Scope of State Immunity From Federal Taxation.

Although there have been sharp differences of opinion among members of the Supreme Court in cases dealing with the tax immunity of state functions and instrumentalities, the Court has stated that “all agree that not all of the former immunity is gone.”561 Twice, the Court has made an effort to express its new point of view in a statement of general principles by which the right to such immunity shall be determined. However, the failure to muster a majority to concur with any single opinion in the latter case leaves the question very much in doubt. In Helvering v. Gerhardt,562 where, without overruling Collector v. Day, it narrowed the immunity of salaries of state officers from federal income taxation, the Court announced “two guiding principles of limitation for holding the tax immunity of state instrumentalities to its proper function. The one, dependent upon the nature of the function being performed by the state or in its behalf, excludes from the immunity activities thought not to be essential to the preservation of state governments even though the tax be collected from the state treasury. . . . The other principle, exemplified by those cases where the tax laid upon individuals affects the state only as the burden is passed on to it by the taxpayer, forbids recognition of the immunity when the burden on the state is so speculative and uncertain that if allowed it would restrict the federal taxing power without affording any corresponding tangible protection to the state government; even though the function be thought important enough to demand immunity from a tax upon the state itself, it is not necessarily protected from a tax which well may be substantially or entirely absorbed by private persons.”563

The second attempt to formulate a general doctrine was made in New York v. United States,564 where, on review of a judgment affirming the right of the United States to tax the sale of mineral waters taken from property owned and operated by the State of New York, the Court reconsidered the right of Congress to tax business enterprises carried on by the states. Justice Frankfurter, speaking for himself and Justice Rutledge, made the question of discrimination vel non against state activities the test of the validity of such a tax. They found “no restriction upon Congress to include the States in levying a tax exacted equally from private persons upon the same subject matter.”565 In a concurring opinion in which Justices Reed, Murphy, and Burton joined, Chief Justice Stone rejected the criterion of discrimination. He repeated what he had said in an earlier case to the effect that “the limitation upon the taxing power of each, so far as it affects the other, must receive a practical construction which permits both to function with the minimum of interference each with the other; and that limitation cannot be so varied or extended as seriously to impair either the taxing power of the government imposing the tax . . . or the appropriate exercise of the functions of the government affected by it.”566 Justices Douglas and Black dissented in an opinion written by the former on the ground that the decision disregarded the Tenth Amendment, placed “the sovereign States on the same plane as private citizens,” and made them “pay the Federal Government for the privilege of exercising powers of sovereignty guaranteed them by the Constitution.”567 In a later case dealing with state immunity the Court sustained the tax on the second ground mentioned in Helvering v. Gerhardt—that the burden of the tax was borne by private persons—and did not consider whether the function was one which the Federal Government might have taxed if the municipality had borne the burden of the exaction.568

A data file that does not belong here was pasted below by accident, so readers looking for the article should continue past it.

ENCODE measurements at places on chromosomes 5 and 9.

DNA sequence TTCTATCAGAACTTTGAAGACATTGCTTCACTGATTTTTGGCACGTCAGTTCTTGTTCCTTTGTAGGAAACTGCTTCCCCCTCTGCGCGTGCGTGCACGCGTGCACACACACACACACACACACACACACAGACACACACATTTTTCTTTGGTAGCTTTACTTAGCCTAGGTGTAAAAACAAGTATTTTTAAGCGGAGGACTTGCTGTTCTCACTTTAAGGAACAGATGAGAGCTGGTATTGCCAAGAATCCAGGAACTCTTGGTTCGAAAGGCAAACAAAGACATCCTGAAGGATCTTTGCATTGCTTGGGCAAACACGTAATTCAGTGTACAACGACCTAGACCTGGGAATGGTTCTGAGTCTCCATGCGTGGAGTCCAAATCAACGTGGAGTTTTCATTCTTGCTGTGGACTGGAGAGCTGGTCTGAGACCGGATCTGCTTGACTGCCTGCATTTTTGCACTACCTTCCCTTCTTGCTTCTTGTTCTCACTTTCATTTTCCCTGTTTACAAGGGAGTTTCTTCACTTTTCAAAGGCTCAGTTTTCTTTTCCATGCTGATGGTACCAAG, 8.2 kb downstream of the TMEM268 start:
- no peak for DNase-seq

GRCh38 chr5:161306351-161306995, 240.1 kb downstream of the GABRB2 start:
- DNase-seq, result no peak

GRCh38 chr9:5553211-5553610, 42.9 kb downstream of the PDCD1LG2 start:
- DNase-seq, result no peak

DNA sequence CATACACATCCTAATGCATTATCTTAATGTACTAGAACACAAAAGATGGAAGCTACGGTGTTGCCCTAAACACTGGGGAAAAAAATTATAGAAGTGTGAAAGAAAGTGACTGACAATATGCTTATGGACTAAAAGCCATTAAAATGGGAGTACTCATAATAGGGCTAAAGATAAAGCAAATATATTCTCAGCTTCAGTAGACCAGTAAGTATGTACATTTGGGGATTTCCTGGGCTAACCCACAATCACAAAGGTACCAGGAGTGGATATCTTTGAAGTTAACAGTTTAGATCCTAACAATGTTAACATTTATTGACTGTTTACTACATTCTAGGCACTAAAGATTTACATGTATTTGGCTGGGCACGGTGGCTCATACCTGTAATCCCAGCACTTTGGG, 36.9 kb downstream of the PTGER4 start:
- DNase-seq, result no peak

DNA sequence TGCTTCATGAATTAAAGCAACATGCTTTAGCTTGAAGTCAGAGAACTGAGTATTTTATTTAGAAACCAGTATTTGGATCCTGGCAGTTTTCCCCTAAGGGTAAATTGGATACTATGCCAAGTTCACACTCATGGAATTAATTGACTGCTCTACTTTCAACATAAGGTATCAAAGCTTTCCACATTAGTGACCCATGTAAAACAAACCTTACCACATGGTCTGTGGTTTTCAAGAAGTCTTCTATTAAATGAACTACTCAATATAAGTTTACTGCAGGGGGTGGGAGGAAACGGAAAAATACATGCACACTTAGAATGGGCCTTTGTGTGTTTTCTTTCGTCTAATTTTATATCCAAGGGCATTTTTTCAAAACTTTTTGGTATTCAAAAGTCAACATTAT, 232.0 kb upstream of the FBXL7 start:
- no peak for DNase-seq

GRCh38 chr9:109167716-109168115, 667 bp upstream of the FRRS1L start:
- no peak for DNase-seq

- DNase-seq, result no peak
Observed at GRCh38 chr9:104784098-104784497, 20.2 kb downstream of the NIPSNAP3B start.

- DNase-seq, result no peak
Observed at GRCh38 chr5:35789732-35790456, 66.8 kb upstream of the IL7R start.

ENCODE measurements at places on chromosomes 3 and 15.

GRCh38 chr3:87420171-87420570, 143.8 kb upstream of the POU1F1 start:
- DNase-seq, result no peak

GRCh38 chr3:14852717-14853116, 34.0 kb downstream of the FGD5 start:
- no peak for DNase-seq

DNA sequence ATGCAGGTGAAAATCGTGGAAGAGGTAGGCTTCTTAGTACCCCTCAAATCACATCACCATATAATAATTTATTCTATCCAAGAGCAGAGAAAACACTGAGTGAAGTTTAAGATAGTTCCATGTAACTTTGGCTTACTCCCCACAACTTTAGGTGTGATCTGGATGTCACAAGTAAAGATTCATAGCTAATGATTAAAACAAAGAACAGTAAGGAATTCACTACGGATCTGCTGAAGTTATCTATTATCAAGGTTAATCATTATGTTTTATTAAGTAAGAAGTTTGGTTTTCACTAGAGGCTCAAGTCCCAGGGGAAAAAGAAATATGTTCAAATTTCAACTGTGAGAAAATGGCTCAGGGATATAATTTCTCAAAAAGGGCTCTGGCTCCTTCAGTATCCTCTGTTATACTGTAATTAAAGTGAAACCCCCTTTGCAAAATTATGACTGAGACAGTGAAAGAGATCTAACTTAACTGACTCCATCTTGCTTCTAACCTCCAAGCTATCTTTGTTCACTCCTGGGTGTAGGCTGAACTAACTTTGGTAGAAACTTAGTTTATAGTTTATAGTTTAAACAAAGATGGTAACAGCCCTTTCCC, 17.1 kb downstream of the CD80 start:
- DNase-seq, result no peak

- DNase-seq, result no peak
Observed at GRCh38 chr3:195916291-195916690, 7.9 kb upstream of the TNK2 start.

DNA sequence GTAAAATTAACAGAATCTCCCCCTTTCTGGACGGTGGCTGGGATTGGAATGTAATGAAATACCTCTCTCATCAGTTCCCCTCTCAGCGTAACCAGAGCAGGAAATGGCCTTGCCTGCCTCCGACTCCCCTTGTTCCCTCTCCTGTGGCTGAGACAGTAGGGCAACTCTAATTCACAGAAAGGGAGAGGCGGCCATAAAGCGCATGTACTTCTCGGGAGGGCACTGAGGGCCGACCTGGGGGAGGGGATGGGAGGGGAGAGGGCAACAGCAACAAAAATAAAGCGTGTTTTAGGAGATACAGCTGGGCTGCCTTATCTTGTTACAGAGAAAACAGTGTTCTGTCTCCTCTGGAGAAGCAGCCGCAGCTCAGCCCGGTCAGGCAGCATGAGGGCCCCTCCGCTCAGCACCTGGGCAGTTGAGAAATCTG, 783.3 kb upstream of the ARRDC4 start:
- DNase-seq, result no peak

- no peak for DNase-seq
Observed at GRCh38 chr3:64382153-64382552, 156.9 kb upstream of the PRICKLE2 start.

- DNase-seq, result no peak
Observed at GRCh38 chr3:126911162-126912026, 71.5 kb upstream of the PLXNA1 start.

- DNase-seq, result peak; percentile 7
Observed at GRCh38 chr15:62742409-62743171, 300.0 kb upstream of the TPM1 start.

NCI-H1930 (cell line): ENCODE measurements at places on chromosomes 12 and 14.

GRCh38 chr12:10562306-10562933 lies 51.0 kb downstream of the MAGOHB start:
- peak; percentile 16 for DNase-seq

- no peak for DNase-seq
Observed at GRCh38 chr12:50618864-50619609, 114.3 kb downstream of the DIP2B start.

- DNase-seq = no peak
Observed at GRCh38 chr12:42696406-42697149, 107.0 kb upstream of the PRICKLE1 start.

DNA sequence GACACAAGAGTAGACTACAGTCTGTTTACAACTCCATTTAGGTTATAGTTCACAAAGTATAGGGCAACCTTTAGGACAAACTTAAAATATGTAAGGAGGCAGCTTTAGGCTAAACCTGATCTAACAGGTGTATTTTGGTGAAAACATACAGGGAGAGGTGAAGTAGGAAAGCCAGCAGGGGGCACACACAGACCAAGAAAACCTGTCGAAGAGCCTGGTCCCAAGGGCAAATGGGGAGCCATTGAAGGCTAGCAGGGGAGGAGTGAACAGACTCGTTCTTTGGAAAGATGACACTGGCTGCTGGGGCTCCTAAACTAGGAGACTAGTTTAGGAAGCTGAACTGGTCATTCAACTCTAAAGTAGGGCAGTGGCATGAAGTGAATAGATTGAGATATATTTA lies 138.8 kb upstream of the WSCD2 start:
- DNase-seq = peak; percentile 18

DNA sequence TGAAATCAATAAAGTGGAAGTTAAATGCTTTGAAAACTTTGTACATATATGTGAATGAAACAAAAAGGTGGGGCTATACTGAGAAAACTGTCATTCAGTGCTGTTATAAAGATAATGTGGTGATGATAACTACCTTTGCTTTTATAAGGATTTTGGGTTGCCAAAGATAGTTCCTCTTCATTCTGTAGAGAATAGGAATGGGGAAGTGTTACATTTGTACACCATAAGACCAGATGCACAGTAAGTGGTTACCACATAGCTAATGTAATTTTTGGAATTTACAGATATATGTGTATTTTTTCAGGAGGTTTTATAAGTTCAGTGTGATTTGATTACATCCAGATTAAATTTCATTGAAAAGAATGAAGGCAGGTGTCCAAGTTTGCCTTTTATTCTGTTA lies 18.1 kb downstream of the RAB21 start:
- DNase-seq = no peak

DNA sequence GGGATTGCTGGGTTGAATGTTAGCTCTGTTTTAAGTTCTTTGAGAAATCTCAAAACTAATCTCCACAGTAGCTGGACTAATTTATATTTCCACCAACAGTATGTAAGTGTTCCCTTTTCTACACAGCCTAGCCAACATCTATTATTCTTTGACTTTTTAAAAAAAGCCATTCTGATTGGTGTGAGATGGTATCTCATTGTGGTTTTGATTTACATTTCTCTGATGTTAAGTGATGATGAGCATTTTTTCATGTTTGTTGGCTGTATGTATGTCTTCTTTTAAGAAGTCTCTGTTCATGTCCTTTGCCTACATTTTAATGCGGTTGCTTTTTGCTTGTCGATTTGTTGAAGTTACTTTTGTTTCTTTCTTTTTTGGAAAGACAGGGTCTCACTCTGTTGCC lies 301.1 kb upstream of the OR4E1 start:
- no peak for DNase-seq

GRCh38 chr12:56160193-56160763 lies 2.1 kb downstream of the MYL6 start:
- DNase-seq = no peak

Articulation of the current approach may be found in South Carolina v. Baker.569 The rules are “essentially the same” for federal immunity from state taxation and for state immunity from federal taxation, except that some state activities may be subject to direct federal taxation, while states may “never” tax the United States directly. Either government may tax private parties doing business with the other government, “even though the financial burden falls on the [other government], as long as the tax does not discriminate against the [other government] or those with which it deals.”570 Thus, “the issue whether a nondiscriminatory federal tax might nonetheless violate state tax immunity does not even arise unless the Federal Government seeks to collect the tax directly from a State.”571

Footnotes

561
New York v. United States, 326 U.S. 572, 584 (1946) (concurring opinion of Justice Rutledge). [Back to text]
562
304 U.S. 405 (1938). [Back to text]
563
304 U.S. at 419–20. [Back to text]
564
326 U.S. 572 (1946). [Back to text]
565
326 U.S. at 584. [Back to text]
566
326 U.S. at 589–90. [Back to text]
567
326 U.S. at 596. [Back to text]
568
Wilmette Park Dist. v. Campbell, 338 U.S. 411 (1949). Cf. Massachusetts v. United States, 435 U.S. 444 (1978). [Back to text]
569
485 U.S. 505 (1988). [Back to text]
570
485 U.S. at 523. [Back to text]
571
485 U.S. at 524 n.14. [Back to text]